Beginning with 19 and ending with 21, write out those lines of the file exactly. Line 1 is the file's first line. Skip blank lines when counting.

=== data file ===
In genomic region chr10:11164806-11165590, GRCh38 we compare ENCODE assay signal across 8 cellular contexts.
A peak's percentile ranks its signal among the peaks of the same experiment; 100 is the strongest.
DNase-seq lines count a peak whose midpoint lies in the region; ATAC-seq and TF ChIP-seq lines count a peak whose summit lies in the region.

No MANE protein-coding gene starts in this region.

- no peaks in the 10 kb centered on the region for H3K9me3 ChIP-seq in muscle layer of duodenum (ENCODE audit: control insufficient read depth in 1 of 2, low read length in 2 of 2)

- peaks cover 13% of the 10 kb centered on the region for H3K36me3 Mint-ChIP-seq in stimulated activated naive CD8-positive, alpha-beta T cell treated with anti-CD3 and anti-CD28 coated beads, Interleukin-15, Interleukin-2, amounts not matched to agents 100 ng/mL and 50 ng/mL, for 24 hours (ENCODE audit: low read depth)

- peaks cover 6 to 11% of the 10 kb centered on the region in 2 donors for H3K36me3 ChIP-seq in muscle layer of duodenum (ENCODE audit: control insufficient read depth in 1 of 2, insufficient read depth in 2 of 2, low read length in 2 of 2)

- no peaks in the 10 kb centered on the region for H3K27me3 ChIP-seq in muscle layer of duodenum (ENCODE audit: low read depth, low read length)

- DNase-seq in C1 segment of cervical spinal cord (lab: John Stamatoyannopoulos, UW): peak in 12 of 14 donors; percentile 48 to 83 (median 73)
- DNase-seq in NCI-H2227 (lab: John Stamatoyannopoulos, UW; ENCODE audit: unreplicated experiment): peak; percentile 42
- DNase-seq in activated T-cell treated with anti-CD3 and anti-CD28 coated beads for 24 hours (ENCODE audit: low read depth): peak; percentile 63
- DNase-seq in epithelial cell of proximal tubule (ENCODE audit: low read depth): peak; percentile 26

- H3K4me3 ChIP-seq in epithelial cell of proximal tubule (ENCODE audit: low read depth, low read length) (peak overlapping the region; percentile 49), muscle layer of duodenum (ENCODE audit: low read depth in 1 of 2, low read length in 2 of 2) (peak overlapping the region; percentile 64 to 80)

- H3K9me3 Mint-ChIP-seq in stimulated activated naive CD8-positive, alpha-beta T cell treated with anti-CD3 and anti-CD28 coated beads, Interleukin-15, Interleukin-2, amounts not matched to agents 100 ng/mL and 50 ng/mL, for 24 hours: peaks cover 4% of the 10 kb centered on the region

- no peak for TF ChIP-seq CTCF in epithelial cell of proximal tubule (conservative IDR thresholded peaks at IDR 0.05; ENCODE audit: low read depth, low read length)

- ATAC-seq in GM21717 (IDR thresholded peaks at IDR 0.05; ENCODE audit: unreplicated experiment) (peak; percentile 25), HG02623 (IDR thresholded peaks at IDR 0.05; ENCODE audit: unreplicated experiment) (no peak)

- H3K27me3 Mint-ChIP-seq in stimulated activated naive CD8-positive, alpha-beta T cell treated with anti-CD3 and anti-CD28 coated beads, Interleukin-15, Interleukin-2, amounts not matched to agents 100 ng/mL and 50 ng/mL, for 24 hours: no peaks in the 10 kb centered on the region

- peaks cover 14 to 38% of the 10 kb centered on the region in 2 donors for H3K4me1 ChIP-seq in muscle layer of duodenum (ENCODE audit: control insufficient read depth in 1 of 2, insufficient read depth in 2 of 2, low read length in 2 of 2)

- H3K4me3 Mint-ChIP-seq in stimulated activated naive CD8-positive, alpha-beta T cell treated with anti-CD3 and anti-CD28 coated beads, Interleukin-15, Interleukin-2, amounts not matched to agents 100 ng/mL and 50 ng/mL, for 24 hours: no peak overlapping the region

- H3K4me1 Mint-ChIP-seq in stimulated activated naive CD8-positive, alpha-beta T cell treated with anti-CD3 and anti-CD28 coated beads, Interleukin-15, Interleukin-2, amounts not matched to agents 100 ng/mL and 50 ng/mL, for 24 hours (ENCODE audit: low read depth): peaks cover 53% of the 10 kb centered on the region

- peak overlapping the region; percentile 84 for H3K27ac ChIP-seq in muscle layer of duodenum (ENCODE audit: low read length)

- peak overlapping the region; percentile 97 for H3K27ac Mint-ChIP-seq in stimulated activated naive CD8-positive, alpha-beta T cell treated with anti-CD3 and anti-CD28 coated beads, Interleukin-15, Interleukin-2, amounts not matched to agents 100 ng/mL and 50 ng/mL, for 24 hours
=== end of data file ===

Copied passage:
- H3K4me3 Mint-ChIP-seq in stimulated activated naive CD8-positive, alpha-beta T cell treated with anti-CD3 and anti-CD28 coated beads, Interleukin-15, Interleukin-2, amounts not matched to agents 100 ng/mL and 50 ng/mL, for 24 hours: no peak overlapping the region

- H3K4me1 Mint-ChIP-seq in stimulated activated naive CD8-positive, alpha-beta T cell treated with anti-CD3 and anti-CD28 coated beads, Interleukin-15, Interleukin-2, amounts not matched to agents 100 ng/mL and 50 ng/mL, for 24 hours (ENCODE audit: low read depth): peaks cover 53% of the 10 kb centered on the region

- peak overlapping the region; percentile 84 for H3K27ac ChIP-seq in muscle layer of duodenum (ENCODE audit: low read length)